|Publication number||US6232042 B1|
|Application number||US 09/111,189|
|Publication date||May 15, 2001|
|Filing date||Jul 7, 1998|
|Priority date||Jul 7, 1998|
|Also published as||DE69935780D1, DE69935780T2, EP1053507A1, EP1053507A4, EP1053507B1, WO2000002088A1|
|Publication number||09111189, 111189, US 6232042 B1, US 6232042B1, US-B1-6232042, US6232042 B1, US6232042B1|
|Inventors||Gregory J. Dunn, Jovica Savic, Allyson Beuhler|
|Original Assignee||Motorola, Inc.|
|Export Citation||BiBTeX, EndNote, RefMan|
|Patent Citations (12), Non-Patent Citations (1), Referenced by (29), Classifications (28), Legal Events (7)|
|External Links: USPTO, USPTO Assignment, Espacenet|
This invention was made with Government support under Agreement No. F33615-96-2-1838 awarded by DARPA. The Government has certain rights in the invention.
1. Field of the Invention
The present invention generally relates to electrical circuits and their fabrication. More particularly, this invention relates to a relatively uncomplicated process for forming thin-film metal resistors with improved dimensional tolerances.
2. Description of the Prior Art
Thin-film metal resistors have been employed in hybrid electronic circuits generally by vacuum deposition on small substrates. Nickel-based compositions such as nickel-chromium are often used, as well as other materials such as chromium silicide and tantalum nitride. Nickel-phosphorus thin film resistors have also been formed by lamination of large sheets of Ni-P-plated copper foil in printed circuit board constructions, with subsequent subtractive etching steps to define the resistors. These subtractive etching processes present the drawback of poor dimensional control due to the undercut effects of isotropic wet etching. To ensure a linear relationship between resistor aspect ratio (L/W) and resistance, a single resistor width is often used for all aspect ratios within a circuit, which imposes an undesirable restriction on the circuit layout or design. A second drawback of subtractive etching is that chemical etchants for the resistor metal are different from those typically employed in circuit board fabrication.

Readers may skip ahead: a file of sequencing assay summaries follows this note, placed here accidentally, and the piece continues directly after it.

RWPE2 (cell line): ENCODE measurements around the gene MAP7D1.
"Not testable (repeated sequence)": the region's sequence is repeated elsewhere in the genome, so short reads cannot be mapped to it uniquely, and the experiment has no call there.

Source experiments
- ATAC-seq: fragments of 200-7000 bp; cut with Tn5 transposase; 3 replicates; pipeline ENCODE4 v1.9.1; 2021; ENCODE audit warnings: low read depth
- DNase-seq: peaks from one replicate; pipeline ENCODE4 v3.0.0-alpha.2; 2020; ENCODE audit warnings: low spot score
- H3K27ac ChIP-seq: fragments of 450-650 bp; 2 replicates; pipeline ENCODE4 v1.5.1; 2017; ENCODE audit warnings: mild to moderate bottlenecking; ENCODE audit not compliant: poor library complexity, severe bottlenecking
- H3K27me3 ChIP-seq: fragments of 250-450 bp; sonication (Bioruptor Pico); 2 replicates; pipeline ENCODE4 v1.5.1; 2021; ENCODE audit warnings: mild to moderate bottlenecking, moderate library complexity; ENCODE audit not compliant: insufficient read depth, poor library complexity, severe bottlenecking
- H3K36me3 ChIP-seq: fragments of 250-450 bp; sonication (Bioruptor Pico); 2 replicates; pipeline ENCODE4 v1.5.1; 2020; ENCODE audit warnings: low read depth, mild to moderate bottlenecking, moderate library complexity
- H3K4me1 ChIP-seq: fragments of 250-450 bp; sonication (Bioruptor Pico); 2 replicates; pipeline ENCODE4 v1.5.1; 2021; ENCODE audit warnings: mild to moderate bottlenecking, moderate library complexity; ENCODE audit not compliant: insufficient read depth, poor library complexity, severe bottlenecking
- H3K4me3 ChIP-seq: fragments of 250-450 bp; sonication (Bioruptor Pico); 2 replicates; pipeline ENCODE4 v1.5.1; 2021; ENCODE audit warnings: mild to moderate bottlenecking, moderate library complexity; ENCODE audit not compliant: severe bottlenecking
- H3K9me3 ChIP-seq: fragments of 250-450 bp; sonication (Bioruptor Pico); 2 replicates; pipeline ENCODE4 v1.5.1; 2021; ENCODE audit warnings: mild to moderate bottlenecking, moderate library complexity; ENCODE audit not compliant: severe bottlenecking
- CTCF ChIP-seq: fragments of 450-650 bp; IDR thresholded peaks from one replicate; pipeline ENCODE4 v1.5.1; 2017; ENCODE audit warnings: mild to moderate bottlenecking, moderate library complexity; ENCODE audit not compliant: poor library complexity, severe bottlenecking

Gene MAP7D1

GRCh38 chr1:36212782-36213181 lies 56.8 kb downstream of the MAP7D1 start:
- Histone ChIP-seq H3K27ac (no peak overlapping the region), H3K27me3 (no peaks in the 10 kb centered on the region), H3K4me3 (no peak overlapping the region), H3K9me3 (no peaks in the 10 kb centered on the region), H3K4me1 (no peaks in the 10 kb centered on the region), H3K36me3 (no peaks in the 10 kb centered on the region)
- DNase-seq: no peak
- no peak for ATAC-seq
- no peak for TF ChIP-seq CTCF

Accordingly, it would be desirable if a method were available that reduced the complexity of processing metal integral resistors while also promoting accurate control of resistance tolerances.
According to the present invention, there is provided a method for manufacturing a microelectronic assembly to have a resistor, and particularly a metal resistive film, with desirable processing and dimensional characteristics. The method generally entails applying a photosensitive dielectric to a substrate to form a dielectric layer. The dielectric layer is photoimaged such that a first portion of the dielectric layer on a first region of the substrate is soluble, while a second portion of the dielectric layer on a second region of the substrate is insoluble. An electrically resistive film is then applied to the dielectric layer, and the dielectric layer is developed to remove concurrently the first portion thereof and a portion of the resistive film overlying the first portion, so that a portion of the resistive film remains over the second portion to form the resistor. An alternative process order is to apply the resistive film prior to exposing the dielectric layer to radiation, and then exposing the dielectric layer through the resistive film. This technique requires that the thickness and electromagnetic properties of the resistive film permit electromagnetic penetration through the film to allow activation of the photosensitive characteristics of the photosensitive dielectric.